20–26 March 2016.

Leviticus 27 (click to read).

We have all gone through bad times in our lives. In ancient Israel, when people were in trouble they often made a vow to God, a promise to give some great offering if God would only hear their prayer and save them. Sometimes vows were also made during happy times. When celebrating good news, people may express their thanks to God by promising a gift of some sort.

In ancient Israel, the things most often vowed as a sacrifice to God were people, animals, or property. But when the disaster is past, and the time to fulfill a promise comes, not everyone still wanted to pay. So Leviticus 27 outlines the price that people should pay to buy back their promise.

We can understand offering property and possessions to God. But sacrificing people seems like a horrible thing to do. While we know that ancient Israelites did offer human sacrifices to God, most of the time those people were substituted for a cash payment. So how much was each person worth?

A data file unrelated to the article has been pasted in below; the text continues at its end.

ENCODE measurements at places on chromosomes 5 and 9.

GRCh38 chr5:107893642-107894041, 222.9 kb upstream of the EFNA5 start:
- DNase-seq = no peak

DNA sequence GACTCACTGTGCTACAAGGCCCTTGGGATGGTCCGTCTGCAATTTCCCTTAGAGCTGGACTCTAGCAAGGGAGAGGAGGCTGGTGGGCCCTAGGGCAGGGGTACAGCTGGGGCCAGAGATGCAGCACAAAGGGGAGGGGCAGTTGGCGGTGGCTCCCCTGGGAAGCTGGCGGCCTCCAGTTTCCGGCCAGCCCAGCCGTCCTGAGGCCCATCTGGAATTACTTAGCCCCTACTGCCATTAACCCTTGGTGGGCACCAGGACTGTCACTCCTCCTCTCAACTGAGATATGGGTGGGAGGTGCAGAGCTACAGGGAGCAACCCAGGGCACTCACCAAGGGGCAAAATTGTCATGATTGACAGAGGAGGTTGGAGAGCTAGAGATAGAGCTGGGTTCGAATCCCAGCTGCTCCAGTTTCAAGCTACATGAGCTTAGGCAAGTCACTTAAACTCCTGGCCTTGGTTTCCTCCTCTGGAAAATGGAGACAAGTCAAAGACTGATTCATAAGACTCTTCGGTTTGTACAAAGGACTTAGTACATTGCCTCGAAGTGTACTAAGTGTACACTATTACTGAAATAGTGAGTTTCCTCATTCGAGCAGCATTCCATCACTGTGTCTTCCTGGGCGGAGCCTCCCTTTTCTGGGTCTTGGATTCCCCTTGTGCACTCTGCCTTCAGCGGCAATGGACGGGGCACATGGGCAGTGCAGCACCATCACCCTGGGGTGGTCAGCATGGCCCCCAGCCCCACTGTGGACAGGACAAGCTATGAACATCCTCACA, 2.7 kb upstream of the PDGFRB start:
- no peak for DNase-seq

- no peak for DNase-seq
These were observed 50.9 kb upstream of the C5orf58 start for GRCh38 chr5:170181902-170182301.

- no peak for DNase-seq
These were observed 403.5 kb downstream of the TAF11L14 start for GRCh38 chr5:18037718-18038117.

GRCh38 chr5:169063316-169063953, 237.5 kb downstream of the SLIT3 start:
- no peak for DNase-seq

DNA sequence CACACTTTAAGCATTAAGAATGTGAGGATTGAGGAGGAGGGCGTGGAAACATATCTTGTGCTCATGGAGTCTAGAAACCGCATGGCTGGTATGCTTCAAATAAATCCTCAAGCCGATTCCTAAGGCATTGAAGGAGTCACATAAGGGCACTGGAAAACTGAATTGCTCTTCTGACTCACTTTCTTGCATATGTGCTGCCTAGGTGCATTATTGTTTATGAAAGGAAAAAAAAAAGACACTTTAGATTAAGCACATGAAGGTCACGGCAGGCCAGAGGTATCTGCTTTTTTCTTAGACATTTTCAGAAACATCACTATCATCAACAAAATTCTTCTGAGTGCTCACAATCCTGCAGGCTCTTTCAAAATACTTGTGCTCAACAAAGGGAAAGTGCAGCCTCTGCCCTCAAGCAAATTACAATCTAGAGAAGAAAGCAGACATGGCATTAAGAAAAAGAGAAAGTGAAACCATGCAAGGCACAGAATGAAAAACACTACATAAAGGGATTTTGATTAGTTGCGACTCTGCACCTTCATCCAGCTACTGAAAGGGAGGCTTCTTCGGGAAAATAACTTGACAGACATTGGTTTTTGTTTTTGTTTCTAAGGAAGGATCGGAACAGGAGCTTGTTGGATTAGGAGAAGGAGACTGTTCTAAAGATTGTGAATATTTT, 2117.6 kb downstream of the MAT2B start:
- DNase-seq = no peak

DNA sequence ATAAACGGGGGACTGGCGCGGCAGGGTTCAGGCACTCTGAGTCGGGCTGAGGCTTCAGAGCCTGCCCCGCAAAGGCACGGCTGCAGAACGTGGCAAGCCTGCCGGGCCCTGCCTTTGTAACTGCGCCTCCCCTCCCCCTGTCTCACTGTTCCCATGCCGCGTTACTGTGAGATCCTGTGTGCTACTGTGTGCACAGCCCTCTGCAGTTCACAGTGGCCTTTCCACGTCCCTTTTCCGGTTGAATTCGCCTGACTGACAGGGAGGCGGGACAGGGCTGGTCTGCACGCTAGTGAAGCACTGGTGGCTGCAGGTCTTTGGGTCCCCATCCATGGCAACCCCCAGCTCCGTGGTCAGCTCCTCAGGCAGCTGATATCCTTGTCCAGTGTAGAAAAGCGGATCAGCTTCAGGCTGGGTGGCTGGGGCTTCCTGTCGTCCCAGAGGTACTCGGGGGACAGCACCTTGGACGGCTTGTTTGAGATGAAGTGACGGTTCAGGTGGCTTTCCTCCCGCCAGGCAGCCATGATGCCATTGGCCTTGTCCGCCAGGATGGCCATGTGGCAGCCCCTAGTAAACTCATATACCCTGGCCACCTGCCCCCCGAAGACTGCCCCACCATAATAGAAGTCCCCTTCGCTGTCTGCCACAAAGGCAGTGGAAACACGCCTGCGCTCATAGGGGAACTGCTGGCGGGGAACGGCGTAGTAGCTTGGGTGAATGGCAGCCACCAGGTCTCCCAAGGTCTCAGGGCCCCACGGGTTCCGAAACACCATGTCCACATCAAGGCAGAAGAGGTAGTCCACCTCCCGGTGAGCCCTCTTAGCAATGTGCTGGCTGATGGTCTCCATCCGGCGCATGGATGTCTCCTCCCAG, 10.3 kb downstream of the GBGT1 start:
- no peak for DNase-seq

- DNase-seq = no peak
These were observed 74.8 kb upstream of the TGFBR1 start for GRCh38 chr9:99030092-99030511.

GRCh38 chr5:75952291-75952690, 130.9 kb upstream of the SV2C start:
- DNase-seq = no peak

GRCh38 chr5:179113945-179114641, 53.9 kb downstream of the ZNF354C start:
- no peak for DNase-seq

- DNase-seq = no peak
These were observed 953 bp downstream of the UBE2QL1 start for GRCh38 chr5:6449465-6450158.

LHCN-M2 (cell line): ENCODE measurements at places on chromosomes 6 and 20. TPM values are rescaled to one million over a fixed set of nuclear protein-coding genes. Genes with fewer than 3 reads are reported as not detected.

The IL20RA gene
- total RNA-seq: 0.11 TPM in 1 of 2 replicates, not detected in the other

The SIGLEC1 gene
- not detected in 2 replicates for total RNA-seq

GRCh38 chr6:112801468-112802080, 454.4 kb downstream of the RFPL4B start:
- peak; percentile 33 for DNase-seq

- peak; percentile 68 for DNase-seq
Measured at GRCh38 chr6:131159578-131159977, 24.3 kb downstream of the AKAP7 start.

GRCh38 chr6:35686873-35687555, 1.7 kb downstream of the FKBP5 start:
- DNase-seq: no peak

When we look at the price list, we notice a big difference between the way Israelites spoke and the real way they treated others. Israel’s creation stories speak about men and women both having God’s image, but on the price list women were only worth half the value of a man. Today not much has changed. We say we value women, and our pop songs sing nice words about women, but in reality women are still treated very poorly in our society.

The Bible also talks about respecting wise elders, but on the price list we see how cheap elderly people were valued. Today too, how many elderly people get pushed aside and forgotten, or treated like they lack value?

And even though biblical figures desperately wanted children, when it comes to paying real money children (especially girls) were almost worthless. Today we also claim that children are important, but they tend to be the first who are abused and abandoned.

This isn’t how Jesus wants us to behave, treating others on a scale of worthlessness. So this week, let’s do our best to treat everyone we meet the same: as a valuable and loved child of God!

Pastor Stephen Lakkis